Constraining uncertainties about the sources and magnitude of ambient air exposures to polycyclic aromatic hydrocarbons (PAHs): The state of Minnesota as a case study

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Emissions data are often lacking or uncertain for many airborne contaminants. Chemicals, such as polycyclic aromatic hydrocarbons (PAHs), emitted from combustion sources, fall into this category. Currently available ambient-air emission inventories of PAHs either fail to account for population-based activities (such as residential wood combustion and motor vehicle activity) and/or report ''total PAH'' or particulate organic matter emissions instead of individual compounds. We measure the degree of overlap between predicted concentrations from estimated emissions with measured concentrations. Our analysis is, based on probabilistic analysis of measured outdoor air concentrations with those predicted from mass-balance models. Based on available information, we ... continued below

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22 pages

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Lobscheid, Agnes B. & McKone, Thomas E. February 1, 2004.

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Emissions data are often lacking or uncertain for many airborne contaminants. Chemicals, such as polycyclic aromatic hydrocarbons (PAHs), emitted from combustion sources, fall into this category. Currently available ambient-air emission inventories of PAHs either fail to account for population-based activities (such as residential wood combustion and motor vehicle activity) and/or report ''total PAH'' or particulate organic matter emissions instead of individual compounds. We measure the degree of overlap between predicted concentrations from estimated emissions with measured concentrations. Our analysis is, based on probabilistic analysis of measured outdoor air concentrations with those predicted from mass-balance models. Based on available information, we estimate the relative magnitude of emissions from four major sources of PAHs to outdoor air- (1) on-road motor vehicles, including light-duty gasoline vehicles and diesel-powered buses and medium and heavy duty trucks; (2) residential wood combustion; and (3) power generation from external combustion boilers. We use the CalTOX regional multimedia mass-balance model to evaluate our emissions estimates in rural and urban regions of the state of Minnesota, USA. We compare model estimates of outdoor PAH airborne concentrations with those reported by the Minnesota Children's Pesticide Exposure Study (MNCPES). With these measured concentrations we probabilistically evaluate our emissions and interpret the reliability of our emissions estimates for specific PAHs. The median estimates of our predicted outdoor air concentrations agree within an order of magnitude of measured concentrations. For four representative PAHs, we were able to obtain a reasonable degree of overlap between empirical and predicted distributions of outdoor air concentrations. Our combination of models, emissions estimates, and empirical concentration data estimate exposure in a manner that is more reliable than any of these tools alone. Thereby, we increase our confidence about our plausible ranges of emissions and predicted concentrations.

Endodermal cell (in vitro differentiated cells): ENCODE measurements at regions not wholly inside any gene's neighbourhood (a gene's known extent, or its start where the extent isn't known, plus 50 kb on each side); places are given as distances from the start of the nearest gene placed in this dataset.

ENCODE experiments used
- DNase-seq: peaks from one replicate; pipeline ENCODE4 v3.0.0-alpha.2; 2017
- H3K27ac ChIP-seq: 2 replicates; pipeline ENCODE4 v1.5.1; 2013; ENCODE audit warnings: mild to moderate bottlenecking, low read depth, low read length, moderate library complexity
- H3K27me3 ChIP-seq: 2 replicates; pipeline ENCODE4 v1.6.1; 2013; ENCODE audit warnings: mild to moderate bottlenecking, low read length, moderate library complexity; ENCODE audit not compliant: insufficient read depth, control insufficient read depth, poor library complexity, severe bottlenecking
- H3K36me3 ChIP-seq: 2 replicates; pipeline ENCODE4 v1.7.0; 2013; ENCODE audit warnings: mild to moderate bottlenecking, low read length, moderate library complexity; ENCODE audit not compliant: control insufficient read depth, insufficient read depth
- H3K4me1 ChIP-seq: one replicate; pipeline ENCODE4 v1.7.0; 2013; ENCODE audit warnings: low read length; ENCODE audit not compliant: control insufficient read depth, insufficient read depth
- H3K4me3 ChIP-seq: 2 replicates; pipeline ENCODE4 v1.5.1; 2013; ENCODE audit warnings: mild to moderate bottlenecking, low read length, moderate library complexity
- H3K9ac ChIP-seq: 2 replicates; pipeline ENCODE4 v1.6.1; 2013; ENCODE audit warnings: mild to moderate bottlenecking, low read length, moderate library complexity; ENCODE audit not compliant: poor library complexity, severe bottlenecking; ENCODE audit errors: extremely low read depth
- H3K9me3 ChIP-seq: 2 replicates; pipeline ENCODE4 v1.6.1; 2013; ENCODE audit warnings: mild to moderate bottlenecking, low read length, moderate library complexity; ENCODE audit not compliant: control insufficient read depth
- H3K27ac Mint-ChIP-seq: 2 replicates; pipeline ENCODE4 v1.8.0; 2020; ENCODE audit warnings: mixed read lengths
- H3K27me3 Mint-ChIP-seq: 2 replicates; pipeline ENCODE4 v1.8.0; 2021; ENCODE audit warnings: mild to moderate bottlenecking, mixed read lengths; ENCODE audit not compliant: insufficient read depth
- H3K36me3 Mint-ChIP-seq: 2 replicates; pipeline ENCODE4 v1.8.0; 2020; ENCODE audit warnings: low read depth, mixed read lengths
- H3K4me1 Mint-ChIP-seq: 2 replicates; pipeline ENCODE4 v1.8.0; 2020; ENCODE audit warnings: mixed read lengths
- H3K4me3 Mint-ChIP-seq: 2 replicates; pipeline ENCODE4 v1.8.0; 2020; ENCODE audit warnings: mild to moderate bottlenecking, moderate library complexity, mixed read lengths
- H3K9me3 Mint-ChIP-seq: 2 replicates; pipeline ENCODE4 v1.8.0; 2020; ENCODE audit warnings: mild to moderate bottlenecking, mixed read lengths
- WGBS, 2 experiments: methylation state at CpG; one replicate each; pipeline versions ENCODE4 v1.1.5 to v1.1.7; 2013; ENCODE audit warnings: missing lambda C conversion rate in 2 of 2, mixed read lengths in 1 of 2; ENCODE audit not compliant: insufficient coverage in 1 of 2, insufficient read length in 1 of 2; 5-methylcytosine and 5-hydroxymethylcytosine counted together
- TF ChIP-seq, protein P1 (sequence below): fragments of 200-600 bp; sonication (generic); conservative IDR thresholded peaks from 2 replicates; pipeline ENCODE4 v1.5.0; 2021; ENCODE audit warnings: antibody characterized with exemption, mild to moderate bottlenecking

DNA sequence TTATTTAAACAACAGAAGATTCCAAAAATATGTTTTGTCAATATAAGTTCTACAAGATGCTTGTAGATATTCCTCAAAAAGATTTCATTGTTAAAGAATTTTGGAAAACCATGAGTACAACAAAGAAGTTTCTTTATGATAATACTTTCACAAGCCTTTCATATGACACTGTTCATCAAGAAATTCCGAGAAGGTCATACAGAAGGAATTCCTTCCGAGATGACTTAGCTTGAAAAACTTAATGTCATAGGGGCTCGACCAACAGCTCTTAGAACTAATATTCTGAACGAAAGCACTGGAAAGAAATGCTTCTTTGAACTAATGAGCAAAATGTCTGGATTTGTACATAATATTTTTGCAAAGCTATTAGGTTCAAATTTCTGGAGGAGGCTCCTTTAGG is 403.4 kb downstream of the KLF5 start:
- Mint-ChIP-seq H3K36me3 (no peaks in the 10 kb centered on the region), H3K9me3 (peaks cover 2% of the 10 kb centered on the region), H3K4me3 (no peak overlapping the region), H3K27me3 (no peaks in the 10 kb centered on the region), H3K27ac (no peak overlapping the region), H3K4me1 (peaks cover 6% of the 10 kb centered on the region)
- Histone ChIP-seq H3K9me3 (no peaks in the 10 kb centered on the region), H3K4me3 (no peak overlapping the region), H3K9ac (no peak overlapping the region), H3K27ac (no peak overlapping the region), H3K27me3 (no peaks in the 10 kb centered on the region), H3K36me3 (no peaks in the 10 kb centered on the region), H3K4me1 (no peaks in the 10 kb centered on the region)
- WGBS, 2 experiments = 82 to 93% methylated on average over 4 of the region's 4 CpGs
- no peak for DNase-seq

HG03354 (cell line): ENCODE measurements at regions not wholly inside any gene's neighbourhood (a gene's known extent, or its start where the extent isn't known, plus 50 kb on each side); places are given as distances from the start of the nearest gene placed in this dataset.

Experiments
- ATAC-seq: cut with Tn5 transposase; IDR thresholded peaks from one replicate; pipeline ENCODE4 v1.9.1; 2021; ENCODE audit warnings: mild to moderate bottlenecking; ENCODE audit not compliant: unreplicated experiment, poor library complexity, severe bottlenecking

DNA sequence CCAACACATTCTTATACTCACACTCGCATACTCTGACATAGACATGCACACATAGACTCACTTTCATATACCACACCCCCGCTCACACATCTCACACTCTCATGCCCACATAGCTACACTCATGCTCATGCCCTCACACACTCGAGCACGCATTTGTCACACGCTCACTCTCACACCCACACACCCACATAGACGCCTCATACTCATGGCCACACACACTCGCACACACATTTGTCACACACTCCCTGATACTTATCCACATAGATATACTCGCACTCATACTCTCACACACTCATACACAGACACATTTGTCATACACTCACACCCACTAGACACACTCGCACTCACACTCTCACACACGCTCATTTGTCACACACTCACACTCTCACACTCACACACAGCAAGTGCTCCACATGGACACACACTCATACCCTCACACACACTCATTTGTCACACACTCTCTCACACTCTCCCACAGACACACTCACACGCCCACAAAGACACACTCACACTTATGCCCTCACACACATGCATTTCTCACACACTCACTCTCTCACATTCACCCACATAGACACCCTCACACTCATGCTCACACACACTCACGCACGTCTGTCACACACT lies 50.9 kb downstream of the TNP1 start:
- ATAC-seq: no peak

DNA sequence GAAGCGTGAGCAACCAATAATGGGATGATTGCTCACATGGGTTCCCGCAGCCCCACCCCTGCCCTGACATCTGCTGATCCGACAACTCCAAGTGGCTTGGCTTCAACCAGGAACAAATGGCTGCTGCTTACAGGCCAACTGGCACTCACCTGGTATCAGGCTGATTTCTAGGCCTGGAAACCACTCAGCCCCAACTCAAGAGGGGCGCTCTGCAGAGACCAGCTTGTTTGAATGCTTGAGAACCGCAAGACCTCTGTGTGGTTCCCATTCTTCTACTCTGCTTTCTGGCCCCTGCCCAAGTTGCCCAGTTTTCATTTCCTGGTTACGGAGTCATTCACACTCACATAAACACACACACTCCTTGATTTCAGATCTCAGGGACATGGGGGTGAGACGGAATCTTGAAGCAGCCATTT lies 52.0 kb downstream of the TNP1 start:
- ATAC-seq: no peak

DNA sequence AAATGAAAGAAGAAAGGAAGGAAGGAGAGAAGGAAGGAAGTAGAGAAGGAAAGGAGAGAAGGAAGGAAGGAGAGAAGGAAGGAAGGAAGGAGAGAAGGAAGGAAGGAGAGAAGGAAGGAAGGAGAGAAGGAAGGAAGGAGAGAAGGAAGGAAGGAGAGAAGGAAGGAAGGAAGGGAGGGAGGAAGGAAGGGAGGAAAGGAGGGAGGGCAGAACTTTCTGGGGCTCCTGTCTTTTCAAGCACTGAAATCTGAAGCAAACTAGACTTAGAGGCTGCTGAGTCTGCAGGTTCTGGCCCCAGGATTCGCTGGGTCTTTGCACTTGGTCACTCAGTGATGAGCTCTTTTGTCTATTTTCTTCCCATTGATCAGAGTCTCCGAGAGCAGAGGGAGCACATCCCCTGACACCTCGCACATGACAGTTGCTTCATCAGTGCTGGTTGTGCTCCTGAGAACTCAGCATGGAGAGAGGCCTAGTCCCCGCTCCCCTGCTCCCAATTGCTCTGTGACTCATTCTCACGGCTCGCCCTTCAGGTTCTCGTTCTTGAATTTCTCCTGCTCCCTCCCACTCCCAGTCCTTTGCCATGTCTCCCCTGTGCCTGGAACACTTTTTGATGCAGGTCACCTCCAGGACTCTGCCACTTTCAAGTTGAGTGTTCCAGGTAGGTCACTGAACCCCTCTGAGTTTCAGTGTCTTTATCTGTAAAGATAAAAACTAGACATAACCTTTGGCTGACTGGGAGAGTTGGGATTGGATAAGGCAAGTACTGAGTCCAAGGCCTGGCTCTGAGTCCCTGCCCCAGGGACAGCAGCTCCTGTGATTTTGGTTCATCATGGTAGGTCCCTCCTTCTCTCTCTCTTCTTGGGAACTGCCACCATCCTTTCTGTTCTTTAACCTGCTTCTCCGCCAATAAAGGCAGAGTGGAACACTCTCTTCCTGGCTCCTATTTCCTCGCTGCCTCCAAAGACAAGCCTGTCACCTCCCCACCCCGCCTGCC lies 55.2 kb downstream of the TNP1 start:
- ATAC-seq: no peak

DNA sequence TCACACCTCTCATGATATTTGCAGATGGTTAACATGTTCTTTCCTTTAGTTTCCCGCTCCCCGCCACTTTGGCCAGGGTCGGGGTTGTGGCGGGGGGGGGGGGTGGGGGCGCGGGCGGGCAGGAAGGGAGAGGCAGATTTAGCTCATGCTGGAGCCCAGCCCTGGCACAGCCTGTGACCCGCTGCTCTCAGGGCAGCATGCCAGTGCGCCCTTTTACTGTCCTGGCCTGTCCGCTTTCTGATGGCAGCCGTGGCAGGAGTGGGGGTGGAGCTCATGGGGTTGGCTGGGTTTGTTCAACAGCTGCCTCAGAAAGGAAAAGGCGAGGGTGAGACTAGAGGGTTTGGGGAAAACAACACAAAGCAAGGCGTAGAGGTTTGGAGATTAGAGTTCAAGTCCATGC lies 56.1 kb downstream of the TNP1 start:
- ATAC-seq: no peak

Physical Description

22 pages

Notes

OSTI as DE00837743

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  • Journal Name: Journal of Atmospheric Environment; Journal Volume: 38; Journal Issue: 33; Other Information: Submitted to Journal of Atmospheric Environment: Volume 38, No.33; Journal Publication Date: 10/2004

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  • Report No.: LBNL--54473
  • Grant Number: AC03-76SF00098
  • Office of Scientific & Technical Information Report Number: 837743
  • Archival Resource Key: ark:/67531/metadc784925

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  • February 1, 2004

Added to The UNT Digital Library

  • Dec. 3, 2015, 9:30 a.m.

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  • June 22, 2016, 6:30 p.m.

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Lobscheid, Agnes B. & McKone, Thomas E. Constraining uncertainties about the sources and magnitude of ambient air exposures to polycyclic aromatic hydrocarbons (PAHs): The state of Minnesota as a case study, article, February 1, 2004; Berkeley, California. (digital.library.unt.edu/ark:/67531/metadc784925/: accessed October 17, 2017), University of North Texas Libraries, Digital Library, digital.library.unt.edu; crediting UNT Libraries Government Documents Department.